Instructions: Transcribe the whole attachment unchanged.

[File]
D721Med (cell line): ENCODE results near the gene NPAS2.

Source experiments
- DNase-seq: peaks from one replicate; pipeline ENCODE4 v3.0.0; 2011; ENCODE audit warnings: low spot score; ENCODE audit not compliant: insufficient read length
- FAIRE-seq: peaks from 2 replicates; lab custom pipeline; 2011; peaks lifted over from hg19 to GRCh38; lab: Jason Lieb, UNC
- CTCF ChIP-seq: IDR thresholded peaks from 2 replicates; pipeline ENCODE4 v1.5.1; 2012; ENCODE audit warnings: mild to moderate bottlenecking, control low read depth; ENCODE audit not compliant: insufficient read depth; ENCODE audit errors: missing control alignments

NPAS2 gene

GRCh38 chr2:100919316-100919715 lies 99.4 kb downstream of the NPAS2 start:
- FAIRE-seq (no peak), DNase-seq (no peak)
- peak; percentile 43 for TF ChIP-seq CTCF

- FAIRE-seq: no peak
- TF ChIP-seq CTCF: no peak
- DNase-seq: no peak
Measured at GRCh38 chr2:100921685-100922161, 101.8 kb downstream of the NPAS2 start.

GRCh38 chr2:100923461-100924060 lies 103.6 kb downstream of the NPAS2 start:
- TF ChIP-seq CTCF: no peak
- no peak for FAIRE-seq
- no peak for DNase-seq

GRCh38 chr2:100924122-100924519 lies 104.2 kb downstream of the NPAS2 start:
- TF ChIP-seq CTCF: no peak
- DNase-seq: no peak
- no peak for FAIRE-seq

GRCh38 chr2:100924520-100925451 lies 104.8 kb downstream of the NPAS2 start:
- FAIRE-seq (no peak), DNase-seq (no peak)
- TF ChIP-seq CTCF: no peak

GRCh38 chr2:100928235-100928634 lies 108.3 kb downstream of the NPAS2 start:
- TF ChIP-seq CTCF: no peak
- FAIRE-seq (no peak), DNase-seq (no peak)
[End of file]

D721Med (cell line): ENCODE results near the gene NPAS2.

Source experiments
- DNase-seq: peaks from one replicate; pipeline ENCODE4 v3.0.0; 2011; ENCODE audit warnings: low spot score; ENCODE audit not compliant: insufficient read length
- FAIRE-seq: peaks from 2 replicates; lab custom pipeline; 2011; peaks lifted over from hg19 to GRCh38; lab: Jason Lieb, UNC
- CTCF ChIP-seq: IDR thresholded peaks from 2 replicates; pipeline ENCODE4 v1.5.1; 2012; ENCODE audit warnings: mild to moderate bottlenecking, control low read depth; ENCODE audit not compliant: insufficient read depth; ENCODE audit errors: missing control alignments

NPAS2 gene

GRCh38 chr2:100919316-100919715 lies 99.4 kb downstream of the NPAS2 start:
- FAIRE-seq (no peak), DNase-seq (no peak)
- peak; percentile 43 for TF ChIP-seq CTCF

- FAIRE-seq: no peak
- TF ChIP-seq CTCF: no peak
- DNase-seq: no peak
Measured at GRCh38 chr2:100921685-100922161, 101.8 kb downstream of the NPAS2 start.

GRCh38 chr2:100923461-100924060 lies 103.6 kb downstream of the NPAS2 start:
- TF ChIP-seq CTCF: no peak
- no peak for FAIRE-seq
- no peak for DNase-seq

GRCh38 chr2:100924122-100924519 lies 104.2 kb downstream of the NPAS2 start:
- TF ChIP-seq CTCF: no peak
- DNase-seq: no peak
- no peak for FAIRE-seq

GRCh38 chr2:100924520-100925451 lies 104.8 kb downstream of the NPAS2 start:
- FAIRE-seq (no peak), DNase-seq (no peak)
- TF ChIP-seq CTCF: no peak

GRCh38 chr2:100928235-100928634 lies 108.3 kb downstream of the NPAS2 start:
- TF ChIP-seq CTCF: no peak
- FAIRE-seq (no peak), DNase-seq (no peak)